Rube Goldberg tells how art room crowd tried to haze him
[Original] Editor’s note — We asked RL Goldberg, whose cartoons appear daily in The News, to write something about his career for publication. His story is given below.
by RL Goldberg
I was graduated from the University of California in 1904 after taking a course in mining engineering. I mention this fact merely as a warning to all parents who are thinking of having their sons study mining. Of course, not all students of mining engineering turn out to be cartoonists. Some of them land in the insurance business, while still others became acrobats and bootleggers.
I’ll never forget the first assignment I ever had on a newspaper. It was on the San Francisco Chronicle, where I was drawing down the princely salary of $8 a week — for seven cartoons — very few of which, by the way, the editor considered fit to publish. I spent my spare time sweeping out the office, so the paper did not really lose a large amount of money on me.
But, speaking of my first assignment, the city editor had a young son who was playing football on a prep school team, and I was sent across the Bay to draw some pictures of the game. As the Chronicle was a morning paper my drawings had to be in the engraving department by ten o’clock at night. I knew I would not get back to the office till nearly seven o’clock, which gave me a comparatively short time to get out my masterpiece.
Nervous and timid
Before leaving the office, I placed several hundred pictures of football players in every imaginable pose on my desk to give me the proper inspiration when I returned to make my drawing. I also arranged my pens, ruler and drawing paper in such a way as to waste the least possible amount of time in getting down to business. I was very uncertain in my draughtsmanship, and needed every advantage under which to work. I was as nervous as a poker player down to his last pants’ button, and every one of the hard-boiled old-timers in the art department knew it. I was timid and had hardly spoken a word with any of them.
I went to the game and made notes of everything from the size of the cheerleader’s megaphone to the number of holes in the fullbacks’ stocking. I rushed back to the office with just enough time left to turn out a drawing, provided everything broke right for me.
When I got there, I found my desk cleared of everything. I tried desperately to open the drawer and found it nailed up tight.
It dawned on me what had happened. The members of the art department had played a practical joke. They knew how uncertain I was of myself and that I would be absolutely helpless without my paraphernalia. They were right. To me, the end of the world had come.
I was almost licked, but a sudden inspiration seized me. I went down to the mechanical department, got a hammer and all the nails I could get my hands on, came back and nailed up every one of the eight desks in the room. Luckily, all the artists were out to dinner and I could make a good job of it. I jimmied open my own desk, put on my hat and went out to eat.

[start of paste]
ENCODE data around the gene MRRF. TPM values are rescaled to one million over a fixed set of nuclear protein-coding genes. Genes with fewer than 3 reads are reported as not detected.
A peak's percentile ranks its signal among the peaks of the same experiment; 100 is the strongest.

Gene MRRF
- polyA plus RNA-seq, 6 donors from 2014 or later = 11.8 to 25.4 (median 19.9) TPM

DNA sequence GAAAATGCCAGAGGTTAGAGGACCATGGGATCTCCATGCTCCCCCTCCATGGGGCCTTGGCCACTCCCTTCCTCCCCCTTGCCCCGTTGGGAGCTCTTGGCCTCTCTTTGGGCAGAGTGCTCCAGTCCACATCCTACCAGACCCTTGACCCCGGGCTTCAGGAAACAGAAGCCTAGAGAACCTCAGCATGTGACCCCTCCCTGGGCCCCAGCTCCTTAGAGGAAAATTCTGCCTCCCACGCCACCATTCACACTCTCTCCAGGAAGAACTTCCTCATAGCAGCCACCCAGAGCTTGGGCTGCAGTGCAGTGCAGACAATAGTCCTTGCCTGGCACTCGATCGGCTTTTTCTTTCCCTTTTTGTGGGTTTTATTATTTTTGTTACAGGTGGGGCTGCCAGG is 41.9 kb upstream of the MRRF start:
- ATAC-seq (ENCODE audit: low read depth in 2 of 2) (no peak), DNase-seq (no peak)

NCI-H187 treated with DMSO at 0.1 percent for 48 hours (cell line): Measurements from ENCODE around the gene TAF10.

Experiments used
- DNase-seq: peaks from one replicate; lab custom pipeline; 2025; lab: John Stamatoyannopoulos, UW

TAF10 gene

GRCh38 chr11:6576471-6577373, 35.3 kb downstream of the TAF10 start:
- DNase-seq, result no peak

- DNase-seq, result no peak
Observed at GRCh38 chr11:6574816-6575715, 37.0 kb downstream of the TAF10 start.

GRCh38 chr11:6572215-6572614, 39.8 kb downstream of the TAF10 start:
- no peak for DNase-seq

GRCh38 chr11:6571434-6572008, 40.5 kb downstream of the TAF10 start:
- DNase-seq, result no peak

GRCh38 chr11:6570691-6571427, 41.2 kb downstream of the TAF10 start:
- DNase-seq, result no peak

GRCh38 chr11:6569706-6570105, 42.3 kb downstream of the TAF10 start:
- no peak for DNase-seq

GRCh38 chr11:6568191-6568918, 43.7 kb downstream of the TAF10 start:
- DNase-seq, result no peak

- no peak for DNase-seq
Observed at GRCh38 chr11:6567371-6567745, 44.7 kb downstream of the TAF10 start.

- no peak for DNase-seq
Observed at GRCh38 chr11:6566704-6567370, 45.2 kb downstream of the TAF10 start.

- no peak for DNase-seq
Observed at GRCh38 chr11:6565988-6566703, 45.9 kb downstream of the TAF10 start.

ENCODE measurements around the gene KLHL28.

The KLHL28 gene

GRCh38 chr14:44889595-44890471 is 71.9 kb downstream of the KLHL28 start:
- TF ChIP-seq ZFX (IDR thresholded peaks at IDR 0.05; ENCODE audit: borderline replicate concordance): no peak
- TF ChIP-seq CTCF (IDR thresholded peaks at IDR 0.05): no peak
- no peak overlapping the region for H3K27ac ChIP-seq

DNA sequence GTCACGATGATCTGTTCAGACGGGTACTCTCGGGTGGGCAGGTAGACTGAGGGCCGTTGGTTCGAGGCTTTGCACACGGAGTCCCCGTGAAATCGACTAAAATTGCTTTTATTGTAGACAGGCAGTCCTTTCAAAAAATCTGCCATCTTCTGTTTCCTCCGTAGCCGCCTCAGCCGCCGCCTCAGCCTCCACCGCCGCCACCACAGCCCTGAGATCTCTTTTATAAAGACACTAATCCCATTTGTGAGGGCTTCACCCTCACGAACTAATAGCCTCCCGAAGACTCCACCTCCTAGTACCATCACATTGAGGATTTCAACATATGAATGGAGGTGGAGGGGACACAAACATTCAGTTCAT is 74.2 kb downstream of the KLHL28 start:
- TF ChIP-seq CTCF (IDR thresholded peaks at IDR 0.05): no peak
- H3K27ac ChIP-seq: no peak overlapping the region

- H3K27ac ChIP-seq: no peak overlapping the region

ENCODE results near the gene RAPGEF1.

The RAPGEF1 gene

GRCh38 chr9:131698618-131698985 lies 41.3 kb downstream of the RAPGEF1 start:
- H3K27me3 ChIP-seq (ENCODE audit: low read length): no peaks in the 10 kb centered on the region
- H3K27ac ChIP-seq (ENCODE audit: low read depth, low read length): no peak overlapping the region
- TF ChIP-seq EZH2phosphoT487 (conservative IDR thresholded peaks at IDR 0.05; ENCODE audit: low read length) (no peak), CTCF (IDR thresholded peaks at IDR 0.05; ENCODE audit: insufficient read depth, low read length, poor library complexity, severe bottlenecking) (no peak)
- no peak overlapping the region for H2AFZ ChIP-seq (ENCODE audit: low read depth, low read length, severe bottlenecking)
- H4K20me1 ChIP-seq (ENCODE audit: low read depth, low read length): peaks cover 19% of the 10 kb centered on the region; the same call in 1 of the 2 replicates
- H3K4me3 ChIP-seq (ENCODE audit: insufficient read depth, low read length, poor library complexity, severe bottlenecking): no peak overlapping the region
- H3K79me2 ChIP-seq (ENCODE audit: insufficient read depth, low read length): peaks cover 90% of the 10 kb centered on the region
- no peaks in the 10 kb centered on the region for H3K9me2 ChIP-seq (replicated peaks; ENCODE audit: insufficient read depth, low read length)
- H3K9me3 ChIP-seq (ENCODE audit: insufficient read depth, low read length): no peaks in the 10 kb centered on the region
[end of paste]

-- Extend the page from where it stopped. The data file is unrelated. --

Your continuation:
Went back to die
After dinner I knew I had nothing to live for, so I walked right back into the art room to get shot. Of course, I wasn’t shot, or I wouldn’t be writing this. Every artist was as meek as a lamb. I had handed them back their own medicine and they were cured.
Somehow, I got out my drawing and the city editor liked it — possibly because his son was pictured very prominently. From that time on, I was accepted as one of the gang, and I spent some of the happiest moments of my life in that room during the next year. They were a fine bunch of fellows.
Which, in a measure, teaches that it is also a good idea to speak well of your boss’s son.
I came to New York in 1907, the year after the big fire and earthquake in San Francisco. I had heard many tales about young men being discovered in smaller towns by New York publishers and brought east at enormous salaries. Of course I had hopes while working San Francisco of being one of the discoveries myself, but somehow my reputation remained entirely local.
After a reasonable wait, I realized that New York was apt to make a great mistake of not even finding out that I was alive unless I brought that fact forcibly to the attention of the metropolis described by tear-jerking song-writers as “the city where nobody cares.” I had visions of myself being sent for when I was about ninety and too old and shaky to shave myself on a Pullman. So I bought some heavy underwear, said goodbye to the seals at the Cliff House, and came to New York without having the slightest idea upon which part of my anatomy I would eventually land.
Shown out a-plenty
I recall with a feeling of pride that I was shown out of seven newspaper offices before I landed a job on the Evening Mail. One of the chief requirements for admission to the city is to be able to stand a lot of good swift kicking. After taking my full share from seven newspapers, I felt that I had laid the foundation for a career.
I was also shown out of the Mail office the first time I appeared there looking for work. But I was then at such a kickable stage from constant training that I hardly noticed the first experience, and came back the next day for more. I think the sporting editor was sore at the managing editor, and he took me on as a sporting cartoonist to play a mean joke on the paper. Anyway, they’re still using my stuff after fifteen years, and the joke seems to be on the sporting editor.
Six years ago, I realized there was something else in life besides cartoons — we have two fine boys and there’s plenty of room for the family, the cartoons and everything.